The relevant point is that no special permission is required to replay a retracted move even when it is commonly pessimistic like e.p. (Andrew's terminology). You can replay that move because ALL proof games remaining after a standard retraction permit you to replay that move. And that's why you can also choose the twin e.p. move which is equally supported by all remaining proof games! In spite of the fact that neither e.p. move could be proved in an amnesia retractor.
|(14) Posted by Guus Rol [Friday, Dec 4, 2020 00:34]|
Retractors, like almost all chess or retro variants are based on a concept or a story line. The orignal retractor was this one. Two chessplayers play a friendly game. One of them says "I have a good position, right?" "Sure, but not as good as a move ago; you could have checkmated me in 3 moves!" replies his opponent. Formalized in a composition type with just 1 solution this was the first retractor and it still is the standard (help) retractor.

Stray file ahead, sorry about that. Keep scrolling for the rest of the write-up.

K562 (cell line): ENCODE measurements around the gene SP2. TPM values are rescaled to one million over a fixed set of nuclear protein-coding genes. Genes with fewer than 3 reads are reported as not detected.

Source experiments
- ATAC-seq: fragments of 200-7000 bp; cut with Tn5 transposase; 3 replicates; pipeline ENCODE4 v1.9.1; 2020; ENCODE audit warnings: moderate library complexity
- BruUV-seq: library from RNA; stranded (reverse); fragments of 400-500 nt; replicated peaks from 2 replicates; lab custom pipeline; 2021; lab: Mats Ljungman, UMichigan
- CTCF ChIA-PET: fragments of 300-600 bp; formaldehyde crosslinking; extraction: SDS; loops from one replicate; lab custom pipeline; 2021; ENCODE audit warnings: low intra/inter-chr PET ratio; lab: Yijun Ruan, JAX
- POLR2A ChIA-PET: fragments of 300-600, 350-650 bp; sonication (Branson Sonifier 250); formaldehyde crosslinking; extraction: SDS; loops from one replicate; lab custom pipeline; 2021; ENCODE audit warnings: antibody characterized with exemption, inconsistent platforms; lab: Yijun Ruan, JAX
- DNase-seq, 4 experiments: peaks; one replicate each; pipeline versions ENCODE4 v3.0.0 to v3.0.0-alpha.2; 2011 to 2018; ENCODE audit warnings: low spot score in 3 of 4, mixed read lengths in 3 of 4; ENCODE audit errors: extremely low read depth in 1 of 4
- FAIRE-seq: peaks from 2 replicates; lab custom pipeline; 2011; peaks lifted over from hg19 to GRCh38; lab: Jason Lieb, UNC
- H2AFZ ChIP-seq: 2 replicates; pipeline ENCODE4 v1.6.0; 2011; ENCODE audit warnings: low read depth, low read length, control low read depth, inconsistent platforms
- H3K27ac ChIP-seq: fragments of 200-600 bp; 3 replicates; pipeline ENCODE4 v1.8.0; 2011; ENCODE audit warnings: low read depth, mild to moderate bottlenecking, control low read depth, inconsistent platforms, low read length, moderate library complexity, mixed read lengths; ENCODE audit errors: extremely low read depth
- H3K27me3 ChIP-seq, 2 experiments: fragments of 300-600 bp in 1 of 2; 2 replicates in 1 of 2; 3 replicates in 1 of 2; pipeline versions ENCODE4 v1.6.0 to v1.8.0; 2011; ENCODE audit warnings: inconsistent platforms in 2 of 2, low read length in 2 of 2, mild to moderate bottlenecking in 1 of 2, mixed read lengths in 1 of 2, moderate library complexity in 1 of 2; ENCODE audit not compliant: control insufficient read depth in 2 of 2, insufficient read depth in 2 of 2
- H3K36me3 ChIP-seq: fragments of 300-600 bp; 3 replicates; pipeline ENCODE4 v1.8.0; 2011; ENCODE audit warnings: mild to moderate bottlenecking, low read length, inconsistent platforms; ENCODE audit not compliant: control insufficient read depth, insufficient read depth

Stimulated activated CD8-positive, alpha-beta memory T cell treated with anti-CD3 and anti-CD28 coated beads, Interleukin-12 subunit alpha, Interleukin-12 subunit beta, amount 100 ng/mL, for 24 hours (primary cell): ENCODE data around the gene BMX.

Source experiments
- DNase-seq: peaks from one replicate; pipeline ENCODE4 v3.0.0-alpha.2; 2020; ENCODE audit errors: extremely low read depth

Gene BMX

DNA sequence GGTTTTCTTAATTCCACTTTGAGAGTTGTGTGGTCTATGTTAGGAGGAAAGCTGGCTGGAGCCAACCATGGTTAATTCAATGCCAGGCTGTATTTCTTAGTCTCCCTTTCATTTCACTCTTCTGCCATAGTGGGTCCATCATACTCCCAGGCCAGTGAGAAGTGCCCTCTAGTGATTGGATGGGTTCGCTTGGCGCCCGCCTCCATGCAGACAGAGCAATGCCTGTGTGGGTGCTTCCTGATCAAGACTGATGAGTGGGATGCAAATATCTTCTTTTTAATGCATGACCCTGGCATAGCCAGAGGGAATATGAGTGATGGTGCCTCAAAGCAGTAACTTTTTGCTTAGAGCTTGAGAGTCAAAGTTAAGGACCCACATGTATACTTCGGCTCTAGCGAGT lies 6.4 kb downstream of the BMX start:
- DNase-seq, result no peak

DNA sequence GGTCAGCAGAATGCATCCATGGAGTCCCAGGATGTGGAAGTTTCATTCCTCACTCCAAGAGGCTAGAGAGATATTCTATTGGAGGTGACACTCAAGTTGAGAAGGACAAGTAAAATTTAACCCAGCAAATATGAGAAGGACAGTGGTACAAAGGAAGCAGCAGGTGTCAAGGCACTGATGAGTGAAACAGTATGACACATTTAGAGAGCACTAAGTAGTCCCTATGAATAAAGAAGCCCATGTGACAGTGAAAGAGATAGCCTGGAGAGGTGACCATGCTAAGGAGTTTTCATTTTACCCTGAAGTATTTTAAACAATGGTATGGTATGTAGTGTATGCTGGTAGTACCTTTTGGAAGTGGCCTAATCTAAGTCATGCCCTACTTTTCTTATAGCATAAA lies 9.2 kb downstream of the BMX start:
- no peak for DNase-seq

The amnesia retractor - similar as it may appear - is not anywhere near this story line. It is highly contrived and a typical product of a community rolling chess variants and new composition types off an assembly line by remixing ingredients in a random fashion such that the new drug rush helps them through the cold winter months. During their career they increasingly disconnect from the original emotional motivators and replace them with a robotic technical process. "You forgot where you came from" as they say about this pattern in real life. And that gets you for instance the "amnesia retractor" or the "defensive proca retractor" which have alien story lines. Btw, I like the defensive proca type though it is far from home :-)